Tag: Will Perrin

Iraq, Clay Shirky, Court Reporting, Post Codes API. My links July 5th through July 10th

These are some of the things I’ve been reading recently:

  • Ernest Marples’ Postcode Latitude/Longitude Lookup API – Post codes are really useful, but the powers that be keep them closed unless you have loads of money to pay for them. Which makes it hard to build useful websites (and that makes Ernest sad). So we are setting them free and using them to run PlanningAlerts.com and Jobcentre Pro Plus. We’re doing the same as everyone’s being doing for years, but just being open about it.
  • PA ‘public service reporting’ pilot set for launch | Media | guardian.co.uk – “The Press Association is to launch a “public service reporting” pilot project later in the year aimed at replacing the dwindling news coverage given to meetings of public bodies in the local and regional press” hen I started in journalism this was core, not a peripheral part of the job.
  • Living with rats – Nobody has heard of Clay Shirky – “Out of around 40 council officers there, four had heard of the Digital Britain report. Three had heard of Charlie Leadbeater, one of the keynote speakers at Monday’s bash. As for Clay Shirky, author of Here Comes Everybody and every aspiring social media guru’s guru, he drew a blank. (There’s a link to one of his talks here, if you’re interested).”
  • 100 hours this summer – “Here’s my challenge. Right now, put aside 100 hours over this summer. Do it right now, in your head. Put that time aside. 100 hours. 8 hours a week for the next 12 weeks. One hour a day, or one working day a week. It’s one summer out of your entire life, it’s nothing. Okay, you’ve got that 100 hours? Now for the next two days, go to talks and start conversations with people you don’t know, and choose what to spend your 100 hours on. I guarantee that everyone in this room can produce something or has some special skill, and maybe they’re not even aware of it.”
  • The Generation M Manifesto – Umair Haque – HarvardBusiness.org – “You sacrificed the meaningful for the material: you sold out the very things that made us great for trivial gewgaws, trinkets, and gadgets. We’re not for sale: we’re learning to once again do what is meaningful. There’s a tectonic shift rocking the social, political, and economic landscape. The last two points above are what express it most concisely. I hate labels, but I’m going to employ a flawed, imperfect one: Generation “M.” What do the “M”s in Generation M stand for? The first is for a movement. It’s a little bit about age — but mostly about a growing number of people who are acting very differently. They are doing meaningful stuff that matters the most. Those are the second, third, and fourth “M”s.”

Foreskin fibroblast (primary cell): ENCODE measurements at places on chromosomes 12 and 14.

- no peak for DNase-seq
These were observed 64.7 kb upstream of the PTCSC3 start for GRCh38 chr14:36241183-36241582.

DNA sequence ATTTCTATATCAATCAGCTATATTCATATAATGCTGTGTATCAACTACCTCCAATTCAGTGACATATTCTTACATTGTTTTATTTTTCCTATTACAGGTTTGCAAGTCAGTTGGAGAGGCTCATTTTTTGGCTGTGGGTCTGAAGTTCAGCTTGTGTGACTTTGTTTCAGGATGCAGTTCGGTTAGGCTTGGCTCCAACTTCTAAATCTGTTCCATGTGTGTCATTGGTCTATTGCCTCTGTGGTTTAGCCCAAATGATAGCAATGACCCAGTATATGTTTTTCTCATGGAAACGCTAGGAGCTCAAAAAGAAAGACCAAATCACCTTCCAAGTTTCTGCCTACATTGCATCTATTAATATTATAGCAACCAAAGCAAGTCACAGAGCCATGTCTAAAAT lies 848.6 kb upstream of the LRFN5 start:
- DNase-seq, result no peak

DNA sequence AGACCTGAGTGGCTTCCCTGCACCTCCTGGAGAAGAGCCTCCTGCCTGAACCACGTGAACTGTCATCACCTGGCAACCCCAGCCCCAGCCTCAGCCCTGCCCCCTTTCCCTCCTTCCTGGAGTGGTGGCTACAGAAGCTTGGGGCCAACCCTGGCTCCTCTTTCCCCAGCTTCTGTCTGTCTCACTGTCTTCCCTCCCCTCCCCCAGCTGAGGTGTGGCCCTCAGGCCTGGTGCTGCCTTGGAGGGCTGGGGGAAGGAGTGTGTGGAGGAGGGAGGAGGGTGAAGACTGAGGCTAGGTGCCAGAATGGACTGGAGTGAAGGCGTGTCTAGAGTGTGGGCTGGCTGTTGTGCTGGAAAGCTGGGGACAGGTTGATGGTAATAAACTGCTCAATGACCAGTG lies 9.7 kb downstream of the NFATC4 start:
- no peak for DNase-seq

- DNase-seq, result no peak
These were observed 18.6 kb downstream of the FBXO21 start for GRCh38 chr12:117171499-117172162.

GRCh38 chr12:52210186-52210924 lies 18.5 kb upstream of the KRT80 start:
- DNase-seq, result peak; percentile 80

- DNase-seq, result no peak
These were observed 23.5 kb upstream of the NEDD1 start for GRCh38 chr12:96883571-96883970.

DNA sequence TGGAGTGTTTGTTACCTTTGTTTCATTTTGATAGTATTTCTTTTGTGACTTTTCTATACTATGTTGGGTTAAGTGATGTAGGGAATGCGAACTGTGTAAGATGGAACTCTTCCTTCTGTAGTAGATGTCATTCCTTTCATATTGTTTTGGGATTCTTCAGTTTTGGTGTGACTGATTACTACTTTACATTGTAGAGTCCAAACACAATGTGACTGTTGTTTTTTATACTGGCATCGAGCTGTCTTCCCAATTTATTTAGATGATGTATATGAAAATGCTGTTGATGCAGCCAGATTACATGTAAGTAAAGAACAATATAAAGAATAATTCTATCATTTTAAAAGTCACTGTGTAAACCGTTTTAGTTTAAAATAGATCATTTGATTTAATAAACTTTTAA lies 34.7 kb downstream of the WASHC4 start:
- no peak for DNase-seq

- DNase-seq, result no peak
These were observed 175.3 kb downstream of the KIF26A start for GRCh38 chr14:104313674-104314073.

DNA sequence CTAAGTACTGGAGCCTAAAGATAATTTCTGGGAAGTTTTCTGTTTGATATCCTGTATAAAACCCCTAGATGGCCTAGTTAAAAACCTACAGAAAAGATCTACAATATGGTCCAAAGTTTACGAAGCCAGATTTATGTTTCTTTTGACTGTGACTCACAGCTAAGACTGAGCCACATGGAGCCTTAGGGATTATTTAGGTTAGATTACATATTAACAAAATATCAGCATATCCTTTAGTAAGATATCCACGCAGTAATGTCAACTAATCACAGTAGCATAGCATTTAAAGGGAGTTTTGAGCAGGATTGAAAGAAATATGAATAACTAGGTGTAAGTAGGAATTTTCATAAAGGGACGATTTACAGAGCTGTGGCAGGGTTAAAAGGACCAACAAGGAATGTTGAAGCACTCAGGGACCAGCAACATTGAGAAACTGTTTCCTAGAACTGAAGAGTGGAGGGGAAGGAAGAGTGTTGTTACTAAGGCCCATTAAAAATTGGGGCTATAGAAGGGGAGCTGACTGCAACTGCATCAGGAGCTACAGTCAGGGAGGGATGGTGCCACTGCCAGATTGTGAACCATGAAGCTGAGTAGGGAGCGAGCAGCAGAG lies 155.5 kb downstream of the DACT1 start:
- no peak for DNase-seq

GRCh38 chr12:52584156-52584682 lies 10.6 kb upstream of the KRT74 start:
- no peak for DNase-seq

• Will Perrin : An open, digital Iraq inquiry: “The inquiry should assume that interesting things will be done with the information they publish off their website by independents.” A really thorough explanation from Will Perrin about how the UK Government Iraq Enquiry could use the web and meta data in important ways.

Blackhall is the new Whitehall – rapid development of government policy.

Whitehall by Rick Lewis on Flickr - click to see original
Whitehall by Rick Lewis on Flickr - click to see original

Will Perrin has a knack of helping people understand how the web is changing government. Today he publishes what was until now a private paper on how Whitehall can be transformed.

In Transforming the way we work – from Whitehall to Blackhall he writes about an alternative Whitehall, one that embraces how the web can accelerate change:

The leaders of Blackhall have changed a predominantly ‘need to know’ culture to one underpinned by a ‘need to share’.  They have begun to change the business model from a paper process base to a knowledge based model.   There is far more permeability in Blackhall between government Departments, the wider public sector, the third sector, stakeholders, citizens and business. Policy formation in Blackhall takes weeks or months, rather than months or years, involving more people to create better outcomes with less effort. Officials share knowledge with others across government and with those outside government such as the third sector, font line workers and managers. This is enabled by a pervasive Blackhall electronic working environment. Officials publish information from their screens that can be read by anyone connected to the GSI and selected people outside it, without using email.  The majority of work in Blackhall is published internally so that colleagues can find it using search in the same way they google for information on the internet. A Blackhall working environment would be electronic, pervasive, accessible from wherever you are in the UK and in many cases overseas.  Implicit in this is a standard ability to work on the move with any laptop, blackberry or internet connection.

He continues with what needs to change.

The difference between Whitehall and Blackhall is a managerial determination to make it happen. It might sound difficult to get a multi-hundred year old monopoly to change.  But the civil servants themselves are changing outside the workplace as they use Easyjet, Gmail, Facebook and instant messaging in their private lives.  When they get to work they slip back into an earlier era because the tools aren’t there.

These are his slides from the presentation he gave of these ideas a year ago.

They include compelling illustrations of how little Whitehall has changed communication conventions, regardless of changes in technology. How much is this like the place where you work?  How easy will it be to change from Whitehall to Blackhall.